“In response to emerging discoveries, questions are mounting as to what factors are responsible for the progression of plasma cell dyscrasias and what determines responsiveness to treatment in individual patients. Recent findings have shown close interaction between the gut microbiota and multiple myeloma cells. For instance, that malignant cells shape the composition of the gut microbiota. We discuss the role of the gut microbiota in (i) the development and progression of plasma cell dyscrasias, and (ii) the response to treatment of multiple myeloma and highlight faecal microbiota transplantation as a procedure that could modify the risk of progression or sensitize refractory malignancy to immunotherapy…


Despite some progress in the outcomes of treatment of MM, it remains a disease that cannot currently be cured, due to relapse or refractoriness to any available therapy. An emerging factor that could influence not only the refractoriness of MM but also a progression from asymptomatic MGUS to MM is the gut microbiota.

We see that changes in the composition of commensal bacteria can affect the process of transforming MGUS to MM. Further, these changes are associated with colonisation with opportunistic pathogens that can become an aetiological agent of complications due to infection that are associated with treatment.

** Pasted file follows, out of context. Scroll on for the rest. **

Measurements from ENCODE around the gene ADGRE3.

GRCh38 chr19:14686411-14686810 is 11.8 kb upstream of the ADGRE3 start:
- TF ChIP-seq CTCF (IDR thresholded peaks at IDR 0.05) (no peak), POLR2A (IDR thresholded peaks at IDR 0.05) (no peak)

Probably, in the future, it will be possible to identify patients who have an especially high risk of progression to MM, or even to modulate intestinal microflora to reduce the risk of progression of MGUS. It is also possible that the gut microbiota will be modulated to reduce complications that are due to treatment and disease, or to improve treatment outcomes. However, the field of microbiota in MM is still in its infancy and further work is required to gain a fuller understanding of the phenomena.

The Potential of the Gut Microbiome to Reshape the Cancer Therapy ParadigmA Review

Importance  The gut microbiome, home to the vast kingdom of diverse commensal bacteria and other microorganisms residing within the gut, was once thought to only have roles primarily centered on digestive functions. However, recent advances in sequencing technology have elucidated intricate roles of the gut microbiome in cancer development and efficacy of therapeutic response that need to be comprehensively addressed from a clinically translational angle.